Protect AI Raises $35M to Guard ML From Supply Chain ThreatsSeries A Funding Will Help Enterprises Spot Vulnerabilities in Open-Source Packages
A startup led by former AWS and Oracle AI executives completed a Series A funding round to strengthen security around ML systems and AI applications.
Seattle-based Protect AI plans to use the $35 million investment to expand its AI Radar tool, research unique threats in the AI and ML landscape and further its work around open-source initiatives, said co-founder and CEO Ian Swanson. The funding was led by New York-based Evolution Equity Partners, which Swanson praised for its experience in working with and serving on the boards of big cybersecurity companies (see: How Startups Can Help Protect Against AI-Based Threats).
"AI is delivering so much value - driving true digital transformation for companies - but we need to defend it," Swanson told Information Security Media Group. "We need to protect it commensurate to the value that it's delivering. It's the right time for a company to be solely focused on the security of ML systems and AI applications."
Prior to starting Protect AI in 2022, Swanson spent 18 months leading go-to-market activities for AWS' artificial intelligence and machine-learning teams and 15 months overseeing Oracle's AI and ML product offerings. President Daryan Dehghanpisheh spent 30 months leading AWS' AI and ML solution architects, while co-founder and CTO Badar Ahmed spent 44 months leading engineering teams on Oracle's data science service.
"We truly understand ML systems. It's our background, and we've done it at scale across hundreds of thousands of customers throughout our careers," Swanson said.
Taking Machine-Learning Protection to the Next Level
With the $35 million, Swanson plans to expand AI Radar to encapsulate more components across data, infrastructure, code and model artifacts so clients can write policies to check for critical vulnerabilities in open-source packages. Swanson said AI Radar is the only tool on the market that enables clients to see, know, manage and truly understand their ML systems at scale from a single pane of glass.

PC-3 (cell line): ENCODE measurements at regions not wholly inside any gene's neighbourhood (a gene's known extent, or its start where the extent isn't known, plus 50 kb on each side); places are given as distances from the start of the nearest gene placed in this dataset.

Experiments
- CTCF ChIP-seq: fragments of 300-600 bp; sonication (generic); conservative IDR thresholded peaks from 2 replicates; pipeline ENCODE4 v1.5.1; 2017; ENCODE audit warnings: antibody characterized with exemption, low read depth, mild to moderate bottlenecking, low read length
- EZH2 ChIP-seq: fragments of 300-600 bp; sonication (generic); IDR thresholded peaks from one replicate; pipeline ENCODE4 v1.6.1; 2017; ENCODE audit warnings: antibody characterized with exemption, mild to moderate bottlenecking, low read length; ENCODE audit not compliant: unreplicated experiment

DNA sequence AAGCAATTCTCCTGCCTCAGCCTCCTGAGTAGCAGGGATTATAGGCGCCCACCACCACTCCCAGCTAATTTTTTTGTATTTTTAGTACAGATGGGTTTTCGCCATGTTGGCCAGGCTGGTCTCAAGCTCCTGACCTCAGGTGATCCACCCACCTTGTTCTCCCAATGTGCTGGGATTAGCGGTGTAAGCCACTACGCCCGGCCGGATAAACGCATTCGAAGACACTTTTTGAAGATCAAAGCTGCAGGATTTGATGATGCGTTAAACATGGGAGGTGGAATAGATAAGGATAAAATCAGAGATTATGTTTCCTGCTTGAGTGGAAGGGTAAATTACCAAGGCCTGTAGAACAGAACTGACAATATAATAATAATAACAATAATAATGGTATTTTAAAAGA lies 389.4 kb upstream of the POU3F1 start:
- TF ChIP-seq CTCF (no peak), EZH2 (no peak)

"AI is delivering so much value … but we need to defend it."
– Ian Swanson, co-founder and CEO, Protect AI
Gaining visibility into the ML life cycle is completely different than being able to observe the software development life cycle since a software bill of materials consists of little more than code. But in ML, customers must account for how the model was tuned. Lots of disparate technology is pieced together to create an ML pipeline, meaning each customer has a different flavor or configuration, Swanson said.
"The world of ML models is a lot more expansive than your typical application development," Swanson said.
One blind spot in the ML development life cycle that Protect AI can shine a light on is when data scientists install open-source packages or build models while working in live systems connected to very sensitive data, Swanson said. Protect AI's security tools can audit the systems of some of the largest banks in the world that have thousands of different ML models deployed in the most critical parts of their business.
"We can look at the ingredients, the recipe and the baker to make sure that the cake is being baked in the way that it should," Swanson said.
Advancing ML Research, Open-Source Initiatives
From a research perspective, Swanson said, Protect AI focuses on popular open-source software used in ML models since AI and machine learning often rely on open-source libraries and packages, foundational models and data sets. The company plans to pursue critical vulnerabilities in the open-source ecosystem, publish research on what it finds and work with manufacturers to fix the identified bugs, he said.
"Organizations are deploying AI in some of the most critical parts of their business," Swanson said. "But if there's arbitrary or malicious code that can be run within those models, that's a serious risk, especially when you talk about financial services, healthcare or life sciences customers."
In terms of open-source initiatives, Swanson said, Protect AI has released an open-source tool to scan Jupyter notebooks for vulnerabilities since most ML projects start with data scientists exploring a notebook. Machine-learning practitioners are very used to working in the open-source ecosystem, and Swanson said Protect AI wants to meet customers where they are to drive security best practices.
From a metrics standpoint, Swanson said, Protect AI plans to track feature velocity, customer adoption and customer renewals to ensure the company has found product-market fit, is scaling its capabilities across a broader set of organizations and is keeping pace with the threat landscape. Protect AI employs 25 workers and expects to add 15 more people to its R&D, product and engineering teams by late 2023.
"The security of AI and machine learning is different than your standard software security," Swanson said. "Our goal here is to educate on those differences and to provide solutions in that space."